NEW DELHI, INDIA — India continues to bolster its wheat stockpiles as its purchases from local farmers rose 13% from the previous year’s procurement, Reuters reported on June 30.
Government granaries are running out of storage space due to more than a decade of bountiful production, Reuters reported.
Government-backed Food Corporation of India (FCI), which buys grain from farmers at a state-set guaranteed price, has bought a record 38.83 million tonnes of wheat, a government statement showed. Last year, the FCI procured 34.13 million tonnes of wheat.
“It now looks like that we’ll end up buying 40.5 million to 41 million tonnes this year,” an official who oversees the government’s wheat purchase program, declining to be identified in line with government policy, told Reuters.
While the annual increase in the guaranteed price has led to overflowing bins, the same policy has pushed Indian wheat prices about $35 a tonne above world market prices, making it almost impossible for India to export the grain.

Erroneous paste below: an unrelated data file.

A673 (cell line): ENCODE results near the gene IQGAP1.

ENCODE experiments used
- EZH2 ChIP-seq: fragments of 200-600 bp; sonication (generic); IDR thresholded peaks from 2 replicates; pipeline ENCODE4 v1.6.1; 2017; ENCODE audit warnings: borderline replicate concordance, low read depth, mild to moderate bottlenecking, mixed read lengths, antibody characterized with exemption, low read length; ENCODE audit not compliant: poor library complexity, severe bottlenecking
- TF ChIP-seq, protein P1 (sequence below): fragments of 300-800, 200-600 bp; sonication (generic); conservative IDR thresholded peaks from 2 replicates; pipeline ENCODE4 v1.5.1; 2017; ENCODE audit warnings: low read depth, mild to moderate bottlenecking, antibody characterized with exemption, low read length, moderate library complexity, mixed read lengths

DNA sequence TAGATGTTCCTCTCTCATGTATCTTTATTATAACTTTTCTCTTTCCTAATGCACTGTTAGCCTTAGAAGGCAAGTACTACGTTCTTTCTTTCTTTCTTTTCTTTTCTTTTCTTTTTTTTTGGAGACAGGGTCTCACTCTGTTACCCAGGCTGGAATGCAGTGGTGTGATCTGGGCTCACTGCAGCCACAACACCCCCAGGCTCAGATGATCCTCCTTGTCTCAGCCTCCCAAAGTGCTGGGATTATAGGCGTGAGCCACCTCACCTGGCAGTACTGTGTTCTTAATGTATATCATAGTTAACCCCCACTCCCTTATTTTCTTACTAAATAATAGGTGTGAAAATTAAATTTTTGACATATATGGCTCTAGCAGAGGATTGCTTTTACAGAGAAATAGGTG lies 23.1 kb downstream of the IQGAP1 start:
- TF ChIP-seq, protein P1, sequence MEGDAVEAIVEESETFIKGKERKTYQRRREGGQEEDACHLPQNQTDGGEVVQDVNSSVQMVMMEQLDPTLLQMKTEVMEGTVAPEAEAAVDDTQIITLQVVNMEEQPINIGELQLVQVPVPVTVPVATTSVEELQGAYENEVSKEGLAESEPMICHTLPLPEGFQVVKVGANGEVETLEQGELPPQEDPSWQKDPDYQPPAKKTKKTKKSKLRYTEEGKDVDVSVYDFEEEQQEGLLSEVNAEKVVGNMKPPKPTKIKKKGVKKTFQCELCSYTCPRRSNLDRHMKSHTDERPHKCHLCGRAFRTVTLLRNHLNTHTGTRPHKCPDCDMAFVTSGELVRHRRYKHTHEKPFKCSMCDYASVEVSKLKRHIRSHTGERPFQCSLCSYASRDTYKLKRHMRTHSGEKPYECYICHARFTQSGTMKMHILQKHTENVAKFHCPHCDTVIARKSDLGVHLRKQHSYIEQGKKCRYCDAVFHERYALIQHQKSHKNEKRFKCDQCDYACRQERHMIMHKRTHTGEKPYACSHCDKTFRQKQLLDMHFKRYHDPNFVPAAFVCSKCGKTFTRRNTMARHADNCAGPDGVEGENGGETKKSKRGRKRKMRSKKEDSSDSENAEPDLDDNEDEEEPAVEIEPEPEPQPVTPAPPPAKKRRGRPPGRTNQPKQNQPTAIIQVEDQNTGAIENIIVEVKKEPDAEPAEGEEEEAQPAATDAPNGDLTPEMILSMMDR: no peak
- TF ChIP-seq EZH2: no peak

This year’s domestic wheat output is widely expected to reach 107.18 million tonnes, versus 103.60 million tonnes produced in the previous year.
Private traders have mostly stayed away from buying wheat from farmers due to lockdown measures aimed at stemming the spread of the new coronavirus, forcing the FCI to scoop up record quantities of wheat, according to Reuters.
Amit Takkar, chief of brokerage Conifer Commodities, last month told Reuters that if the FCI ends up buying more than 37 million to 40 million tonnes of wheat this year, its granaries will overflow by June.